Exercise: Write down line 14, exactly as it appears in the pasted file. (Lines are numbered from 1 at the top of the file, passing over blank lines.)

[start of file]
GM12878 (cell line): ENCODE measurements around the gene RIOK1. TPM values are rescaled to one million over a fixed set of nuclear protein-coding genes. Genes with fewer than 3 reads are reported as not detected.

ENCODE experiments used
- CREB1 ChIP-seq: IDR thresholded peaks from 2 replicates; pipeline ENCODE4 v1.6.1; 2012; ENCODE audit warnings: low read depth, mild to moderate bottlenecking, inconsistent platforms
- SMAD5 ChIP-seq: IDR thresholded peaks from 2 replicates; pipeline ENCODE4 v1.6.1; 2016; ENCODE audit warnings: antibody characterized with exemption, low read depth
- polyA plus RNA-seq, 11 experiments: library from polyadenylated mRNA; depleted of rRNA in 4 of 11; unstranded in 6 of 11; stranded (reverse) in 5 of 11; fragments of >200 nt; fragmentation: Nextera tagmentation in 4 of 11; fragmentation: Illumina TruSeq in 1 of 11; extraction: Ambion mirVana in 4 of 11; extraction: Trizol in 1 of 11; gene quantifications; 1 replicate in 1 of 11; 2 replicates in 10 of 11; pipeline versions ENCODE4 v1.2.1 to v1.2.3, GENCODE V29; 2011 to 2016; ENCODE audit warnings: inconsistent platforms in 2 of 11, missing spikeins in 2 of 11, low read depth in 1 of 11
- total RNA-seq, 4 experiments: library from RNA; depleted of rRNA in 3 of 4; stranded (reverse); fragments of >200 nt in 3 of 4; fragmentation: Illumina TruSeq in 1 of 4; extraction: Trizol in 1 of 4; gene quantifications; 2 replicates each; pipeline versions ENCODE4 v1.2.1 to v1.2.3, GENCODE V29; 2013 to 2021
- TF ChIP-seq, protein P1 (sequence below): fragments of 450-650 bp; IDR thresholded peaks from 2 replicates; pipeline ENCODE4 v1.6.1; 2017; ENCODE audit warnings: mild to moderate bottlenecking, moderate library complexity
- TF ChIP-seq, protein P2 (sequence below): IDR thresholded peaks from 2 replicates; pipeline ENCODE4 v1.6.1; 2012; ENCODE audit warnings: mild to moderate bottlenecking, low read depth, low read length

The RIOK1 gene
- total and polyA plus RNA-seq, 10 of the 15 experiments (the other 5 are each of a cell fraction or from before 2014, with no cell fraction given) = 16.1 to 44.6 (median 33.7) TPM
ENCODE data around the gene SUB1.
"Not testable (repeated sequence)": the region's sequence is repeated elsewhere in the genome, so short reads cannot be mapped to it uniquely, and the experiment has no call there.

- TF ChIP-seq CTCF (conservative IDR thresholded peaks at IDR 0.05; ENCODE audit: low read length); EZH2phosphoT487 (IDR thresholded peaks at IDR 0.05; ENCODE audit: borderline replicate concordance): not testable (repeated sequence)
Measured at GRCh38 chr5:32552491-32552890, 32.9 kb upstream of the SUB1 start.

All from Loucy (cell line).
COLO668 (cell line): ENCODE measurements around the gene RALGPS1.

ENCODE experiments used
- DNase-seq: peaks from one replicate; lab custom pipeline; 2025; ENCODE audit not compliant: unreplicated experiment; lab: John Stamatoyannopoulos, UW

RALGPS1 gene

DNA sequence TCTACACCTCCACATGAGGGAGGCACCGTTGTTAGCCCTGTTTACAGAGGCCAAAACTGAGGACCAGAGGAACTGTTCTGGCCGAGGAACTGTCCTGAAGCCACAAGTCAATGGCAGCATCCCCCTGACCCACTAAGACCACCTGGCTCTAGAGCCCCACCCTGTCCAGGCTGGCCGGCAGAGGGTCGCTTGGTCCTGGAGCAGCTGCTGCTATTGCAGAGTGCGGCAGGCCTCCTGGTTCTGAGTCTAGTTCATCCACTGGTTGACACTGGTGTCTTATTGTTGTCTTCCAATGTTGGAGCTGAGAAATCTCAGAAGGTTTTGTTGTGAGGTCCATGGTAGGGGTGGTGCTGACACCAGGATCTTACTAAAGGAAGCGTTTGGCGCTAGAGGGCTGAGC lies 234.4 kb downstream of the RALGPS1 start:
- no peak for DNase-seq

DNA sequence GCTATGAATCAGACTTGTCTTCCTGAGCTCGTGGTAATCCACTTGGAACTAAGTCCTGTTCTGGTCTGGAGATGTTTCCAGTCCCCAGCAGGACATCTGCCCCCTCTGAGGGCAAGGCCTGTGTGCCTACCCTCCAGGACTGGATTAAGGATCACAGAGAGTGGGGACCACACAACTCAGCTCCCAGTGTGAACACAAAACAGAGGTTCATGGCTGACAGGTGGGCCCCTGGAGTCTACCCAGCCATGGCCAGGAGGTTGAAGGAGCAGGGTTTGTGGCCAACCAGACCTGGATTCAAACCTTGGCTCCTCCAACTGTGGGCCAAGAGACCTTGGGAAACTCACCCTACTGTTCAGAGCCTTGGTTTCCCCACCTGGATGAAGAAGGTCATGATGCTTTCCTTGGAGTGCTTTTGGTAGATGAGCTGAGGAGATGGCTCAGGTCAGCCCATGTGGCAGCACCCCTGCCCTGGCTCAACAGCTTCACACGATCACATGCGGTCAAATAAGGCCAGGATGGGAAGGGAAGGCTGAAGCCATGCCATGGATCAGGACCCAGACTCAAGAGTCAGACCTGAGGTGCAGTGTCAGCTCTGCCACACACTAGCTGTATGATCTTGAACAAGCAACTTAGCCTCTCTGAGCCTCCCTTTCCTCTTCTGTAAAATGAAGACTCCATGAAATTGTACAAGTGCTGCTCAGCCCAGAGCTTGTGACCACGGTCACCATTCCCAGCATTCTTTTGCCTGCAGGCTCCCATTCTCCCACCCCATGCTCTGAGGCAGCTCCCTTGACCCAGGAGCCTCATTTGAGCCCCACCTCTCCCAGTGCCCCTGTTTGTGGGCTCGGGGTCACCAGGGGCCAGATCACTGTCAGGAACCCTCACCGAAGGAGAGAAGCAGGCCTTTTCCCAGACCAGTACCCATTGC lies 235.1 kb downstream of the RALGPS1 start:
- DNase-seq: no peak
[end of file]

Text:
Measured at GRCh38 chr5:32552491-32552890, 32.9 kb upstream of the SUB1 start.